NPR logo
For A Schoolboy With AIDS, A Principal Opened Doors — By Opening His Arms
  • Download
  • <iframe src="https://www.npr.org/player/embed/458211617/458427110" width="100%" height="290" frameborder="0" scrolling="no" title="NPR embedded audio player">
  • Transcript
For A Schoolboy With AIDS, A Principal Opened Doors — By Opening His Arms

For A Schoolboy With AIDS, A Principal Opened Doors — By Opening His Arms

For A Schoolboy With AIDS, A Principal Opened Doors — By Opening His Arms
  • Download
  • <iframe src="https://www.npr.org/player/embed/458211617/458427110" width="100%" height="290" frameborder="0" scrolling="no" title="NPR embedded audio player">
  • Transcript
Elementary school principal Paul Nilsen, with John Graziano's father, Tom, on a recent visit with StoryCorps. i

Elementary school principal Paul Nilsen, with John Graziano's father, Tom, on a recent visit with StoryCorps. StoryCorps hide caption

toggle caption StoryCorps
Elementary school principal Paul Nilsen, with John Graziano's father, Tom, on a recent visit with StoryCorps.

Elementary school principal Paul Nilsen, with John Graziano's father, Tom, on a recent visit with StoryCorps.

StoryCorps

John Graziano, a second-grader in 1986, was diagnosed with HIV in a Chicago suburb called Wilmette. He had contracted the disease from his biological mother, but he had been adopted by the Graziano family.

"John was one of the first children in the state of Illinois to be diagnosed as HIV-positive," his adoptive father, Tom, remembers. Tom Graziano recently spoke with John's elementary school principal, Paul Nilsen, on a visit with StoryCorps.

"We went to our pediatrician, and the doctor said he did not want to be John's doctor," Tom Graziano continues. "It was an indication of what might be ahead of us, of how John would be treated and how we as a family would be treated."

John Graziano was adopted in the early '80s. Long beset by illness as a child, in 1986 he was discovered to have contracted HIV from his biological mother. i

John Graziano was adopted in the early '80s. Long beset by illness as a child, in 1986 he was discovered to have contracted HIV from his biological mother. Courtesy of Tom Graziano hide caption

toggle caption Courtesy of Tom Graziano
John Graziano was adopted in the early '80s. Long beset by illness as a child, in 1986 he was discovered to have contracted HIV from his biological mother.

John Graziano was adopted in the early '80s. Long beset by illness as a child, in 1986 he was discovered to have contracted HIV from his biological mother.

Courtesy of Tom Graziano

Nilsen recalls that shortly after Christmas vacation, Tom Graziano came to speak with him about John. And Nilsen says he was firm on the matter: "John stays in the school," he recalls saying at the time.

"There was no question in my mind that that's where he should be," Nilsen says.

"I really didn't know, Paul — I didn't know how you would handle this," Graziano says. "When you made that statement, that John belongs here, it was a big sigh of relief for me."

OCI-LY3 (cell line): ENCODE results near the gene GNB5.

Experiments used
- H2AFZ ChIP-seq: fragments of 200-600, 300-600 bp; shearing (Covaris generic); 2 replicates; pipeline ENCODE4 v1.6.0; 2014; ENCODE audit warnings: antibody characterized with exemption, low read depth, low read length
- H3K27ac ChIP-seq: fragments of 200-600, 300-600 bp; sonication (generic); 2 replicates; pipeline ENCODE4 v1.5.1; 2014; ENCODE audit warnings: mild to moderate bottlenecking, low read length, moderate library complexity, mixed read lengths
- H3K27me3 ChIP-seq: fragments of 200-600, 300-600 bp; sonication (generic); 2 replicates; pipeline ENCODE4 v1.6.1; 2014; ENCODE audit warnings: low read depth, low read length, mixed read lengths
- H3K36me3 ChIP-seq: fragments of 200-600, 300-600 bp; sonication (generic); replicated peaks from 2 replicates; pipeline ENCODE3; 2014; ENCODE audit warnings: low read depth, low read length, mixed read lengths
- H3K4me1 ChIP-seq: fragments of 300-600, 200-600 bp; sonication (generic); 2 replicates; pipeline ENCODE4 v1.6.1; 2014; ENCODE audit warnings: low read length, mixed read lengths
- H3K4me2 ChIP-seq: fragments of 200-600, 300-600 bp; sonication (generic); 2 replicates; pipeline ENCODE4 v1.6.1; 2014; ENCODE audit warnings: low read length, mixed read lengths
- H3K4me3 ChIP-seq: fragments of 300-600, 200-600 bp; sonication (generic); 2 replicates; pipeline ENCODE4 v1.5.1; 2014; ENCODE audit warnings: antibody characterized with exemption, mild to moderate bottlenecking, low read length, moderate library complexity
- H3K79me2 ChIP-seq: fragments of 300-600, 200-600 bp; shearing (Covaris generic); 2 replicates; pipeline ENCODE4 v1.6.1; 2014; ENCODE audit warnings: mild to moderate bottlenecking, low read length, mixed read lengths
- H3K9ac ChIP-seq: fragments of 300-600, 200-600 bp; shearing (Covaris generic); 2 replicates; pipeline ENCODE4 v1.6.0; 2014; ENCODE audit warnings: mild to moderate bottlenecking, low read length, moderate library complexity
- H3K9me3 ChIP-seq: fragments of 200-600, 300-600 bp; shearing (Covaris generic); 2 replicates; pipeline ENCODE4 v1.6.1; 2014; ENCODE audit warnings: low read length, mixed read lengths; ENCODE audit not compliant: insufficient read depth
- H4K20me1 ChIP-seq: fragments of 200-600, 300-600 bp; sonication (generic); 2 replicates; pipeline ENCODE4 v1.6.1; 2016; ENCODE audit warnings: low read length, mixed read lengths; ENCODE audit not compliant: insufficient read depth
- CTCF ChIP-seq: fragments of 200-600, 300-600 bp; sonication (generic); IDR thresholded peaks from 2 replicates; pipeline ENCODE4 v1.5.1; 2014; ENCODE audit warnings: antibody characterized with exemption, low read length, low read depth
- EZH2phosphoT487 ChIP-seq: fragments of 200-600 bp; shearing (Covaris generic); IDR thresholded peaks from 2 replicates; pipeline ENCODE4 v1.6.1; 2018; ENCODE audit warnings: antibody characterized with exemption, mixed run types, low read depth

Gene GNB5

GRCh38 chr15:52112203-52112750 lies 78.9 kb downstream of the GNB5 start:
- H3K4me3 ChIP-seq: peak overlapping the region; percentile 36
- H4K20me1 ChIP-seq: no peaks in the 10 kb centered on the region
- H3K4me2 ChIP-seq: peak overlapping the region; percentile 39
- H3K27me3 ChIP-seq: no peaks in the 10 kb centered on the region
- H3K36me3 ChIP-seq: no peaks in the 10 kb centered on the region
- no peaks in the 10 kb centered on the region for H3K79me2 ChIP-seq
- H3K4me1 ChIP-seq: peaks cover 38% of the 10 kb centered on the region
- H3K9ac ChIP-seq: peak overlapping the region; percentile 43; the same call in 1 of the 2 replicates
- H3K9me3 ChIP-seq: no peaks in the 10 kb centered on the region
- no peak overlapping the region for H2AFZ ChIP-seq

Nilsen may have welcomed John — but that doesn't mean he wasn't cautious at first. For a while, Nilsen says, he would spray alcohol on John's desk to keep it clean. But eventually he arrived at a conclusion: "This is ridiculous. We're gonna treat him no different than we'd treat any other child in the room."

This sentiment was shared by John's classmates, as well: Nilsen recalls that, if anybody asked the kids in the room who had AIDS, each of them would reply: "I have AIDS."

"I remember one time, one of the parents came to me and said, 'Just tell me who it is,' " Nilsen says. "And I said to him, 'I cannot do that.' He says, 'Just tell me who it is. I won't tell anybody.' And I said, 'No, you're not gonna get it from me.' "

That's one of the reasons why, even decades later, Graziano still bears a great amount of gratitude toward Nilsen. "John loved school," Graziano says, "and it made those last few years of John's life as good as they could be."

John died from complications related to AIDS on May 13, 1989. Just days later, his funeral was held on his birthday. The mourners attending, including his father and principal, sang "Happy Birthday to You" at the ceremony.

"In his final months, he was suffering, and that was painful for us," Graziano tells Nilsen. "But, if you had not acted compassionately, it would have been so much more difficult."

"I believe that everybody has choices," Nilsen says, "and there's something that just leads people to what they need to do."

Audio produced for Morning Edition by Liyna Anwar.

StoryCorps is a national nonprofit that gives people the chance to interview friends and loved ones about their lives. These conversations are archived at the American Folklife Center at the Library of Congress, allowing participants to leave a legacy for future generations. Learn more, including how to interview someone in your life, at StoryCorps.org.

Comments

 

Please keep your community civil. All comments must follow the NPR.org Community rules and terms of use, and will be moderated prior to posting. NPR reserves the right to use the comments we receive, in whole or in part, and to use the commenter's name and location, in any medium. See also the Terms of Use, Privacy Policy and Community FAQ.